Open source software:
- is a development and/or software source code licensing model.
- does not dictate or describe how value is created, delivered, and captured by a business.
Any business using open source code:
- may face the need to have a non-product model and/or a tiered licensing model
- must have clarity about who buyers will purchase the final offering from, and why
Business leaders adding open source software to an existing portfolio:
- Need to study and understand the nuances of open source
- May face the complication of a business model / value chain that is significantly different from the core business
Few subjects create greater confusion for tech business leaders than open source software. The implications of many approaches to open source is the reduction of intellectual property and product differentiation. This is the antithesis of how many business leaders think about value proposition, monetization, marketing, and selling. Open source sometimes implies a non-product value proposition, which is a radically different model for business leaders whose careers were not built within service businesses.
Open Source Software is not a Business Model
In the way we define business model (see: part1 and part2), Open source software is not a business model. There are two basic decisions implied in an open source model. Firstly, who develops the code, a business entity or a community. Secondly, who has access to/can use the software source code. Neither of these decisions determine what the final value add of a business entity might be. Neither of these decisions describes how a business entity using the open source software, creates, delivers and captures value . As a result, we prefer not to refer to open source as a business model, though it might be an important part of a business model, because it might diminish the practicality of some business model options.
There is no certainty that a community will evolve for any given development idea. Just making some source code available does not mean a community will suddenly appear from nowhere. A business that wants a robust community to be part of their development model needs to choose a community that already exists, or have a strategy for creating that community. Communities have been created by both individuals and large businesses.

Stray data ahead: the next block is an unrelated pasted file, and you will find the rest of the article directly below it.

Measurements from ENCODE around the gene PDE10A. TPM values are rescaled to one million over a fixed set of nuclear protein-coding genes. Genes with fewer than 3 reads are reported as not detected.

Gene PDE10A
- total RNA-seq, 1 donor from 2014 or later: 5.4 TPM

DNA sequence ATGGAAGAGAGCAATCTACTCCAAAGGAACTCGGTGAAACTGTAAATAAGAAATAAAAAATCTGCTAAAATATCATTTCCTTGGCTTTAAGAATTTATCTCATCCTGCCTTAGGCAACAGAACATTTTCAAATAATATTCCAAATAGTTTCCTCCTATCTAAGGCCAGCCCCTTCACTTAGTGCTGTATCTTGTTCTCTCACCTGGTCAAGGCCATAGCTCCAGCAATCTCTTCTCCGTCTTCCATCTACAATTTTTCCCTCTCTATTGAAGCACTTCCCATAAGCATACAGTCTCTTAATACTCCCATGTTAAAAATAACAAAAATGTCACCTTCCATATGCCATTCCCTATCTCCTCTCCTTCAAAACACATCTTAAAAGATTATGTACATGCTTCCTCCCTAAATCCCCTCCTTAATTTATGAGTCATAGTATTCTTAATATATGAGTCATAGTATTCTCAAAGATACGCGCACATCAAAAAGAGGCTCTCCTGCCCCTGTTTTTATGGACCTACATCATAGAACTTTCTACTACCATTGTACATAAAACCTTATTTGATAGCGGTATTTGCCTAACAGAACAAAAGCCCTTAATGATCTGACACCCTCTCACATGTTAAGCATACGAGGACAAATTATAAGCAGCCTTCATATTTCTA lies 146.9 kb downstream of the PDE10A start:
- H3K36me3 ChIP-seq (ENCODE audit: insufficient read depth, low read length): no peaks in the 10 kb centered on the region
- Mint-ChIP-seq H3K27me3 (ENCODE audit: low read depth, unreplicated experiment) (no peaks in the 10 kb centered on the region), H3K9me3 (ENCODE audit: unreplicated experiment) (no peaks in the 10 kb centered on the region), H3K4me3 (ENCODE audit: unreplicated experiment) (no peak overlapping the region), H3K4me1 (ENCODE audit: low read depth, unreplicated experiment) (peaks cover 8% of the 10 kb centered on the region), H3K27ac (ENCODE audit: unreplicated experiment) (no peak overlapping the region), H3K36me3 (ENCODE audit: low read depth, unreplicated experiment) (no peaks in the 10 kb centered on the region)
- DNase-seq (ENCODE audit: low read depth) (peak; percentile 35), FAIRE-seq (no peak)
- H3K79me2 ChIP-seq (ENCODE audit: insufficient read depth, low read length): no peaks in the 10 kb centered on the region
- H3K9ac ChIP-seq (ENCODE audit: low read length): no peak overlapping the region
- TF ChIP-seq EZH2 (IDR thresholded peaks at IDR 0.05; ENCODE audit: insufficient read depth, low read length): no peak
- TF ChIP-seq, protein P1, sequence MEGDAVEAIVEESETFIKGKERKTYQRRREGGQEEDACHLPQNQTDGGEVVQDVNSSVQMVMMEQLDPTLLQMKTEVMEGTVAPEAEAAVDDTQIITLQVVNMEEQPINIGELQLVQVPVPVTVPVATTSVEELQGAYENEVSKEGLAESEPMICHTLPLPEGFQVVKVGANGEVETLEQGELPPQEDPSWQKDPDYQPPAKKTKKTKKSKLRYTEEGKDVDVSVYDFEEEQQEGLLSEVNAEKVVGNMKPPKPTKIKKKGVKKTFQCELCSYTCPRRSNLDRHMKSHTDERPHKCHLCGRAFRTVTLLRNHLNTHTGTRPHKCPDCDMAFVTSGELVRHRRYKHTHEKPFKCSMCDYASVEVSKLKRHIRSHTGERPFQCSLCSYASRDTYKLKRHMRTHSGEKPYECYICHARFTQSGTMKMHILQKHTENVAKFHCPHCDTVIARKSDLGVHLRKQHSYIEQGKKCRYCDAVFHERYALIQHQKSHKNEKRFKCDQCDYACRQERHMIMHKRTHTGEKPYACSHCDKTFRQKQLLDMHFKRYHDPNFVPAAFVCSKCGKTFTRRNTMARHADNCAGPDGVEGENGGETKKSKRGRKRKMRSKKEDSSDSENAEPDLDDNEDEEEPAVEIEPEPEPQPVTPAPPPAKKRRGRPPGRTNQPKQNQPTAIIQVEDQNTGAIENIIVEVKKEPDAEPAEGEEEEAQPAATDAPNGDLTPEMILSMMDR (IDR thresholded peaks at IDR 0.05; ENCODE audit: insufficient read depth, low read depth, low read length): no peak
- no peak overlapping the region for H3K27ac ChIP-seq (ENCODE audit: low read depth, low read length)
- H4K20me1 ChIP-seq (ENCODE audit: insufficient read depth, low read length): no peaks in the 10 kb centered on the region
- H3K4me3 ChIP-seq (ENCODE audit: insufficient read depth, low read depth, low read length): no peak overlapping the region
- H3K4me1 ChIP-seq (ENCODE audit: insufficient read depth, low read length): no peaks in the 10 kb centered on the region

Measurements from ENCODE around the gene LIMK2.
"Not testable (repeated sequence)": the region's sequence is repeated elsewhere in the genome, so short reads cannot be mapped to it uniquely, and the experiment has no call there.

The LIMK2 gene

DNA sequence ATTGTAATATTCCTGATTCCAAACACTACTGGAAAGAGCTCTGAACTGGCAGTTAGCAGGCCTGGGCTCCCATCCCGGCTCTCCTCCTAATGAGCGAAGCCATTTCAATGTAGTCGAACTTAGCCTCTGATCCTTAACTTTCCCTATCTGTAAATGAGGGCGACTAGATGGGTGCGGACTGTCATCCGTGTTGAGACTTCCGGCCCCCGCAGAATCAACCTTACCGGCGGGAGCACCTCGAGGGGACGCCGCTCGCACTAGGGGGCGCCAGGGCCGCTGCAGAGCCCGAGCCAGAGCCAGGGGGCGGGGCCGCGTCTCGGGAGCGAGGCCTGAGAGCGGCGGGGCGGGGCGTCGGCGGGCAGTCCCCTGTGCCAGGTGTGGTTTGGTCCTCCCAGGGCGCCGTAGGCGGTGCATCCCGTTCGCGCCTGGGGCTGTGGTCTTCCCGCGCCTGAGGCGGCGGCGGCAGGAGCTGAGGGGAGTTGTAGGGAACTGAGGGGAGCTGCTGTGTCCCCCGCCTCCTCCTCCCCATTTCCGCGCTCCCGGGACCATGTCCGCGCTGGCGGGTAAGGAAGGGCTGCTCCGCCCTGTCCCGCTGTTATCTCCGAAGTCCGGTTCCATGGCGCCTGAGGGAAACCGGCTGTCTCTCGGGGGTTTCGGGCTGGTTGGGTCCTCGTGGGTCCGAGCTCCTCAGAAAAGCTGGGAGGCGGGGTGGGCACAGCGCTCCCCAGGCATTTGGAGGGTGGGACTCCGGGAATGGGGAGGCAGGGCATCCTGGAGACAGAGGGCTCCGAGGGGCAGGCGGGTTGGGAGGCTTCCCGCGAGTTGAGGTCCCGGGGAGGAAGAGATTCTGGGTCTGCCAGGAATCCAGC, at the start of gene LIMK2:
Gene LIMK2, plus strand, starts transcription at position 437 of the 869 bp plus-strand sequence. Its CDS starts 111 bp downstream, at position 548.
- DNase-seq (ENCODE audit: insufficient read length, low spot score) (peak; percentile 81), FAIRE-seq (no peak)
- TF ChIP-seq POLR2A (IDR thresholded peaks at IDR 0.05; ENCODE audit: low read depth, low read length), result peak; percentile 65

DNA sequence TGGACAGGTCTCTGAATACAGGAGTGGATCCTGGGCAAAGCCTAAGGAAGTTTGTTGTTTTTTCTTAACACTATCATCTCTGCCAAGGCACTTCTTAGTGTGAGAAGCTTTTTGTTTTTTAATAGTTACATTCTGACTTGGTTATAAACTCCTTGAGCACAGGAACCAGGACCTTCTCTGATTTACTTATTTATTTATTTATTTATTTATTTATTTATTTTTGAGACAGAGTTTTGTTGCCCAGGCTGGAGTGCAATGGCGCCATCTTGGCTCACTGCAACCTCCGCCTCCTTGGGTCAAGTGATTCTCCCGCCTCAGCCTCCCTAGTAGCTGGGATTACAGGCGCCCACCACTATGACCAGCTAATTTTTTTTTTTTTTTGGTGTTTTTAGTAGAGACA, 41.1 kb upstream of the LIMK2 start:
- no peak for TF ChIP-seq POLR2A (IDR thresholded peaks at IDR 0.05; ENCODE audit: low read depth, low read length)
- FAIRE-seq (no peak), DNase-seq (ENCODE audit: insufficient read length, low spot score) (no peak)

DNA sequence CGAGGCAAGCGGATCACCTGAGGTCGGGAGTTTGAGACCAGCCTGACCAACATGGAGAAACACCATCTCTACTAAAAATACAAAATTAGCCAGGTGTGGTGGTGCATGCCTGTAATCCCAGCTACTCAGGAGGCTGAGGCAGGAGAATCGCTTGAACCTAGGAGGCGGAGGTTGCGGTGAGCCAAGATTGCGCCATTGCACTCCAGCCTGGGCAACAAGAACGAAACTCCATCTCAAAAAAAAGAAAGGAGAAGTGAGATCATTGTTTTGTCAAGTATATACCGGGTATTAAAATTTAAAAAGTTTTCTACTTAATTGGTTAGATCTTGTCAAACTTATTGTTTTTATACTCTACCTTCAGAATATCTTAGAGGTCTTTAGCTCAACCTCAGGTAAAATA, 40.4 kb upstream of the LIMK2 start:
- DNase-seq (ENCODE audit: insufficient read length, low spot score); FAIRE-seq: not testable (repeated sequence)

Community-based development mostly implies a diminished opportunity to build a business around it using a typical product model: selling units of the product. Though, there are a ton of nuances, ifs, and buts to this statement. There is the thinking that a software image/binary can be commercially licensed even if the source code cannot. For example, relative to a buyer’s skill set, a product can be difficult, to compile, install, and operate. In addition, it is possible to pursue models where a base layer of functionality is open sourced or made available on a freemium model, but advanced functionality is created through closed development and / or commercially licensed. The nuances are an article of their own.
The important point is any business that is using open source code developed by a community may face the need to have a non-product model and/or a tiered licensing model. Non-product models include support services, professional services, and cloud services. Tiered licensing include base or freemium license, and advanced licenses.
Accessible source code
Anytime the source code is publicly available, there is the potential that any business can enter the market, and either:
- Create a derivative product that is differentiated from incumbents
- Add additional value to the product in a differentiated way to incumbents
This should be of particular concern to business entities that have developed most of the code themselves, or business entities that have not swiveled to a services model (support service, cloud service,…).
There are those that argue customers would rather have a commercial contract with the business that created the original code before it was open sourced, than with a business that forked the code or created a derivative offering. The important for any business is to think through this issue and have clarity about what assumptions apply to that business.
If a business has a belief that customers will purchase from them, then accessible software source can be a path to viral adoption by technical influencers, that drive adoption. It has been argued this lowers marketing and sales expenses.
Open source software implies decisions about who does the development and who is able to use the source code. This may limit business model options, for example complicating monetization through a typical product approach. Businesses utilizing open source software as part of a commercial offering have to construct a business model around the open sourced software: make assumptions about who customers will want to buy from, the best GTM approach, and whether a product or service model is the best option for delivering and capturing value. None of these decisions are dictated or described by software being open sourced.